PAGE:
Miss Ludington's Sister by Edward Bellamy

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Page 3

The astonishment of the surveyors and builders at the character of the
work required of them was probably great, and their bills certainly were,
though Miss Ludington would not have grudged the money had they been ten
times greater. However, seeing that the part of the village duplicated
consisted of but one broad maple-planted street, with not over thirty
houses, mostly a story and a half, and that none of the buildings, except
the school-house, the little meeting-house, and the homestead, were
finished inside, the outlay was not greater than an elaborate plan of
landscape gardening would have involved.

The furniture and fittings of the Massachusetts homestead, to the least
detail, had been used to fit up its Long Island duplicate, and when all
was complete and Miss Ludington had settled down to housekeeping, she
felt more at home than in ten years past.

True, the village which she had restored was empty; but it was not more
empty than the other Hilton had been to her these many years, since her
old schoolmates had been metamorphosed into staid fathers and mothers.
These respectable persons were not the schoolmates and friends of her
girlhood, and with no hard feelings toward them, she had still rather
resented seeing them about, as tending to blur her recollections of their
former selves, in whom alone she was interested.

That her new Long Island neighbours considered her mildly insane was to
her the least of all concerns. The only neighbours she cared about were
the shadowy forms which peopled the village she had rescued from
oblivion, whose faces she fancied smiling gratefully at her from the
windows of the homes she had restored to them.

For she had a notion that the spirits of her old neighbours, long dead,
had found out this resurrected Hilton, and were grateful for the
opportunity to revisit the unaltered scenes of their passion. If she had
grieved over the removal of the old landmarks and the change in the
appearance of the village, how much more hopelessly must they have
grieved if indeed the dead revisit earth! The living, if their homes are
broken up, can make them new ones, which, after a fashion, will serve the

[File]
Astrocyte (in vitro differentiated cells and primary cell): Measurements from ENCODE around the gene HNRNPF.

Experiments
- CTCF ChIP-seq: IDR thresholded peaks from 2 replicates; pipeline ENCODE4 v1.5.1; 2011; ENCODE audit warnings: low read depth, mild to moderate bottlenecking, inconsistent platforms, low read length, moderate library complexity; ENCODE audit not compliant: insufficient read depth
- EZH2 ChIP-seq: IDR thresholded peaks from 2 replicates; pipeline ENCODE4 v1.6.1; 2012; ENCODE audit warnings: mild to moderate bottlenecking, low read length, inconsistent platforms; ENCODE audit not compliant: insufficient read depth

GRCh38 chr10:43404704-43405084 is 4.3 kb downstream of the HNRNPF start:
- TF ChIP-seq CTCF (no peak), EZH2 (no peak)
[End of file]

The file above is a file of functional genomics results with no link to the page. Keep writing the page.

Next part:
purpose; but the dead cannot. They are thenceforth homeless and desolate.

No sense of having benefited living persons would have afforded Miss
Ludington the pleasure she took in feeling that, by rebuilding ancient
Hilton, she had restored homes to these homeless ones.

But of all this fabric of the past which she had resurrected, the central
figure was the school-girl Ida Ludington. The restored village was the
mausoleum of her youth.

Over the great old-fashioned fireplace, in the sitting-room of the
homestead which she had rebuilt in the midst of the village, she had hung
a portrait in oil, by the first portrait-painter then in the country. It
was an enlarged copy of the little likeness on ivory which had formerly
been so great a solace to her.

The portrait was executed with extremely life-like effect, and was fondly
believed by Miss Ludington to be a more accurate likeness in some
particulars than the ivory picture itself.

It represented a very beautiful girl of seventeen or eighteen, although
already possessing the ripened charms of a woman. She was dressed in
white, with a low bodice, her luxuriant golden hair, of a rare sheen and
fineness, falling upon beautifully moulded shoulders. The complexion was
of a purity that needed the faint tinge of pink in the cheeks to relieve
it of a suspicion of pallor. The eyes were of the deepest, tenderest
violet, full of the light of youth, and the lips were smiling.

It was, indeed, no wonder that Miss Ludington had mourned the vanishing
from earth of this delectable maiden with exceeding bitterness, or that
her heart yet yearned after her with an aching tenderness across the gulf
of years.

How bright, how vivid, how glowing had been the life of that beautiful
girl! How real as compared with her own faint and faded personality,
which, indeed, had shone these many years only by the light reflected
from that young face! And yet that life, in its strength and brightness,
had vanished like an exhalation, and its elements might no more be
recombined than the hues of yesterday's dawn.

Miss Ludington had hung the portraits of her father and mother with
immortelles, but the frame of the girl's picture she had wound with
deepest crape.

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Books | Photos | Paul Mutton | Wed 17th Aug 2022, 4:15